23:58 GMT21 June 2021
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    The election frontrunners appear to have had a tough time being quizzed live on Friday over the NHS, Brexit deal dilemma, and a potential referendum, with the latter arguably being the biggest apple of discord.

    1. 'Don't See How He Can Do a Deal'
    2. Trust - 'Absolutely Vital'
    3. Tug of War

    Boris Johnson has taken aim at Jeremy Corbyn, who told BBC Question Time that he would not campaign for Leave or Remain, but opt to stay neutral, so that it would permit him as prime minister to deliver on what the voters ultimately decide.

    'Don't See How He Can Do a Deal'

    Johnson pointed out that the Labour, SNP, and Lib Dem leaders wanted to “basically frustrate” the results of the landmark 2016 referendum and let down citizens by floating an “absurd” idea of a second one.

    "He [Corbyn] is now going to be neutral on the deal he proposes to do. I don't see how he can do a deal when he is going to be neutral or indifferent", Johnson said arguing the Labour leader’s views seem to have “mutated” and the goal of negotiating an improved agreement would be completely ruined by his indifference.

    Corbyn insisted it was "entirely reasonable" to put the question back to the people as another referendum would allow for a sort of a middle ground between those who changed their mind and wanted to reverse Brexit and those backing the PM's deal.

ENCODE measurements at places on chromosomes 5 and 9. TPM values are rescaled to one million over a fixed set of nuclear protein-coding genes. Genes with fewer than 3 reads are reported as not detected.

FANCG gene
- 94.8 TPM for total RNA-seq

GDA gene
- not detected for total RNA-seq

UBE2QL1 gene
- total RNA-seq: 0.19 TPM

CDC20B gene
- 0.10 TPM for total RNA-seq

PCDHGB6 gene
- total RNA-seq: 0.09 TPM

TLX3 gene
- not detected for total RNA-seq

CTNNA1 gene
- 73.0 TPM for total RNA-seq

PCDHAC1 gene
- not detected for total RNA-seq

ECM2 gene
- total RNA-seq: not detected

Asked to clarify his own position, he said: "I will adopt, if I am prime minister at the time, a neutral stance so I can credibly carry out the results of that to bring our communities and countries together rather than continuing an endless debate".

    Trust - 'Absolutely Vital'

    Johnson then asked how Corbyn could be ambivalent on such a crucial issue, but the prime minister was bombarded with questions himself, with his potential electorate wondering he could be trusted in what he has vowed to do.

    Grilled on whether politicians should be relied on to tell the truth, Johnson contended it was “absolutely vital", while admitting that what puts public confidence in jeopardy is the “corrosive” effect of Parliament trying to give Brexit a no-go.

    It was revealed the other day that the second head-to head verbal sparring between Corbyn and Johnson, initially slated for this Sunday, has been cancelled, due to no confirmation from the prime minister’s team.

    Tug of War

    The first televised debate between the leaders of Britain’s two major camps took place on Tuesday, with the politicians clashing on the NHS, Brexit deal, deceased Jeffrey Epstein, and the monarchy.

    Per a fresh YouGov poll, in the wake of the ITV debates, Johnson and Corbyn are running almost neck-and-neck in the race, with the Tory leader receiving 51 percent of votes, while the Labour leader is trailing about 2 percent behind.

    The UK Parliament agreed to hold a snap general election earlier this month with the date set for 12 December, following Johnson’s three failed attempts to set up a much-coveted vote to end the Brexit limbo.


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    Jeremy Corbyn, deal, Britain, UK, Boris Johnson, Brexit
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